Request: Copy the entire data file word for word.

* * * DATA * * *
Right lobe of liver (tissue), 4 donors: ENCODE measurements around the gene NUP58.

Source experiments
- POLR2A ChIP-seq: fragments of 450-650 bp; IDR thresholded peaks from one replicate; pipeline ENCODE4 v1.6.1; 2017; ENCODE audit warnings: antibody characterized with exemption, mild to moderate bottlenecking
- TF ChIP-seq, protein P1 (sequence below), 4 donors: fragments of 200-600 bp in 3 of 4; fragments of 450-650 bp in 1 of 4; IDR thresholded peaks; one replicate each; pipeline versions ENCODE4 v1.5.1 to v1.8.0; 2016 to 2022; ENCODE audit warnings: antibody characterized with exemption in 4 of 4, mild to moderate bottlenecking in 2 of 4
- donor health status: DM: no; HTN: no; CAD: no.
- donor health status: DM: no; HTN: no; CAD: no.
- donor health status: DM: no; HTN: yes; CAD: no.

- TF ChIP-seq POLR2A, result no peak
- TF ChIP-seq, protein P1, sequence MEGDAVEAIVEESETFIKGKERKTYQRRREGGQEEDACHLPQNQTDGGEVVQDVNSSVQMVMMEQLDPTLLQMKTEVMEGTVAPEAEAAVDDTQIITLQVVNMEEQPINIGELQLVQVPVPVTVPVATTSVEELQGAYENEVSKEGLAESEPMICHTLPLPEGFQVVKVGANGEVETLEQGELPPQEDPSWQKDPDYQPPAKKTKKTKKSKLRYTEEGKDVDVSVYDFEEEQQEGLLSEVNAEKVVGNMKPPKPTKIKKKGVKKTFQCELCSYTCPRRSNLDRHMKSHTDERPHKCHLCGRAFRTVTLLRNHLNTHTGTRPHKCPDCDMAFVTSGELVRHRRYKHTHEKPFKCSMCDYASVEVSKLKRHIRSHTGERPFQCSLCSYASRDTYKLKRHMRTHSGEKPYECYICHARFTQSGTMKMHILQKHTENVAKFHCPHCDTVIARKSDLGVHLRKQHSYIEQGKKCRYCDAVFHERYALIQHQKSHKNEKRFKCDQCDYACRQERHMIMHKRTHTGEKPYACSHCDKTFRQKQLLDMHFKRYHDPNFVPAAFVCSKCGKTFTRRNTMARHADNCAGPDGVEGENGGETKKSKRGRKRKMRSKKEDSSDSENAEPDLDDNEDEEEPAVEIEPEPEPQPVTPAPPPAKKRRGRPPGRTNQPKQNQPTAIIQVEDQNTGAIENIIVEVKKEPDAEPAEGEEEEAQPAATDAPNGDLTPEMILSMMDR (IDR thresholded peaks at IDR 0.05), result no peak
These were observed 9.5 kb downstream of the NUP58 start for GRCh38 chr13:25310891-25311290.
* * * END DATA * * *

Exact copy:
Right lobe of liver (tissue), 4 donors: ENCODE measurements around the gene NUP58.

Source experiments
- POLR2A ChIP-seq: fragments of 450-650 bp; IDR thresholded peaks from one replicate; pipeline ENCODE4 v1.6.1; 2017; ENCODE audit warnings: antibody characterized with exemption, mild to moderate bottlenecking
- TF ChIP-seq, protein P1 (sequence below), 4 donors: fragments of 200-600 bp in 3 of 4; fragments of 450-650 bp in 1 of 4; IDR thresholded peaks; one replicate each; pipeline versions ENCODE4 v1.5.1 to v1.8.0; 2016 to 2022; ENCODE audit warnings: antibody characterized with exemption in 4 of 4, mild to moderate bottlenecking in 2 of 4
- donor health status: DM: no; HTN: no; CAD: no.
- donor health status: DM: no; HTN: no; CAD: no.
- donor health status: DM: no; HTN: yes; CAD: no.

- TF ChIP-seq POLR2A, result no peak
- TF ChIP-seq, protein P1, sequence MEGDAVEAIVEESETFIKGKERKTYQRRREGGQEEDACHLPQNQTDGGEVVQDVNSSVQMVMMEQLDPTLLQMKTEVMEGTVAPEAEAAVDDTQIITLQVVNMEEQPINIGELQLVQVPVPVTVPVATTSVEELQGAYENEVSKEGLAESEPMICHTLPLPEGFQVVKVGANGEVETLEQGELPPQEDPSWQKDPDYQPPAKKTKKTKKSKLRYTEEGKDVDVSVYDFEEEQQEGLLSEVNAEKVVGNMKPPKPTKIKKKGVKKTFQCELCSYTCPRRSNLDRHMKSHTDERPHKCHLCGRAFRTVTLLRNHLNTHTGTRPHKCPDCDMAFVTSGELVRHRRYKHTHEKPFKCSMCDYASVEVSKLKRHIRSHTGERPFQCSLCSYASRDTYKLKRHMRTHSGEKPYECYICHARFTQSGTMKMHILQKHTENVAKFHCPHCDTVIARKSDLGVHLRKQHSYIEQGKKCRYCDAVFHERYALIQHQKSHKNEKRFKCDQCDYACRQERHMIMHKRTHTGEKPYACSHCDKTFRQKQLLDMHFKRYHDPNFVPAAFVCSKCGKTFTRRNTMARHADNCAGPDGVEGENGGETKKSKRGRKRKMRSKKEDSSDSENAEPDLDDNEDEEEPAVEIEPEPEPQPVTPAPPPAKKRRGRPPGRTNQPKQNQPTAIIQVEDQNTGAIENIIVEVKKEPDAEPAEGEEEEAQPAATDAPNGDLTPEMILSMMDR (IDR thresholded peaks at IDR 0.05), result no peak
These were observed 9.5 kb downstream of the NUP58 start for GRCh38 chr13:25310891-25311290.